Over a series of articles, I want to look at how when we reflect back on the new words coined in previous decades we get a sense of the issues that dominated, be it the austerity of the fifties, the youth culture of the sixties or the economics of the Thatcher era. See for yourself (if you go that far back!) how much is conjured up by these neologisms that once were fresh, imaginative and open to interpretation.
In an era noted for its political anxiety, a rich and diverse vocabulary was coined to reflect the changing landscape. Nuclear weapons, as a prevailing subject, brought with it: cruise-missiles, fall-out, mushroom cloud and overkill. The space race brought a familiarity to television viewers with terms such as count-down and blast-off. Technology, on the computer front, brought artificial intelligence, modem and real time. Politics coined privatisation, unilateralism, backlash (from the racial tensions in the US) and blue-collar (from the stereotypical blue overalls of the artisan), the political ‘summit’, ombudsmen, twin towns, the silent majority and economic ‘growth’ and meritocracy.
Medicine created concepts such as biological clocks, slipped discs, fitted pacemakers, warfarin and thalidomide. On the road and its zebra crossing came Vespas, scooters and mopeds to be supervised by traffic wardens and meter maids.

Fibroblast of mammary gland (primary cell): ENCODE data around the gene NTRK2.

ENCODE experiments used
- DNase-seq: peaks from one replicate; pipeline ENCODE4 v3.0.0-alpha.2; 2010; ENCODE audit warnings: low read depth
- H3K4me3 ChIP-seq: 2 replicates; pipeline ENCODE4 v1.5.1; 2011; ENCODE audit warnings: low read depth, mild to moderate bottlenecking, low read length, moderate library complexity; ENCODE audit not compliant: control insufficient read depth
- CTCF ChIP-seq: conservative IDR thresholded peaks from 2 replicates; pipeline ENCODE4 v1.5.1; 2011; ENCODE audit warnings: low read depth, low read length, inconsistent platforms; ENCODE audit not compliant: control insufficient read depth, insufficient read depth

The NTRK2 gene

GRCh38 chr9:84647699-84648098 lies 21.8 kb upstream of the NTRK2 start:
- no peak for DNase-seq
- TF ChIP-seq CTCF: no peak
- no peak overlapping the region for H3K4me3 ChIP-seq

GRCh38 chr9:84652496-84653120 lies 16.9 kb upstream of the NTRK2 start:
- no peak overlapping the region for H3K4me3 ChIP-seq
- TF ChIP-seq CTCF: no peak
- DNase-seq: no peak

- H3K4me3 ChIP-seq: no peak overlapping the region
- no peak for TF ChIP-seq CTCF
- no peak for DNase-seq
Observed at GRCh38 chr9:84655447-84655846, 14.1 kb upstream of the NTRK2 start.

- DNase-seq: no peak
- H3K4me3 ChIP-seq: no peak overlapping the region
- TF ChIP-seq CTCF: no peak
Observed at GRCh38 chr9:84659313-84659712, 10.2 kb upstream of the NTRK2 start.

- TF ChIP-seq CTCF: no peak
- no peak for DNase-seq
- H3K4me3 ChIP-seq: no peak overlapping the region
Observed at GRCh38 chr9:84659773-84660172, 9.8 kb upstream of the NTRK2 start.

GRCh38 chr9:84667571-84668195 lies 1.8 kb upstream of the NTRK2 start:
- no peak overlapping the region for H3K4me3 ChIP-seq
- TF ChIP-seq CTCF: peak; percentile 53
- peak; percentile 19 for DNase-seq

As holidays abroad become more affordable, food was influenced by popular holiday destinations. Doner-kebabs, tandoori, woks translated across along with garlic bread, sliced bread and fish fingers had their entrance as did the place-mat and rotisserie.
The age of the teen, the beatnik, and Teddy-boy inherited much of its slang from The States, especially from the world of jazz: far out, way out, swinging, a gas, funky and anything ending in –ville. Music was a significant element in youth culture with dee-jays, albums, discotheques. Alongside music, fashion can be interpreted by concepts such as boutiques, Y-fronts, stiletto heels, polo-necked sweater, drip-dry, tracksuits, jeans and ponytails. Teens talked of things being fab, people such as nerds or weirdos were told to naff off or get stuffed.
Sexual mores were changing, to become more permissive in the 60’s, thanks to the pill. There were wolf-whistles, consenting adults, kinky, sex kittens, wife-swapping, sexpot and transexualism.
Words of a less topically-inspired nature included short sharp shock, surplus, time warp, unflappable, underwhelm and stuff (used in various expressions of dismissive contempt based on the idea of inserting an object into a bodily orifice!).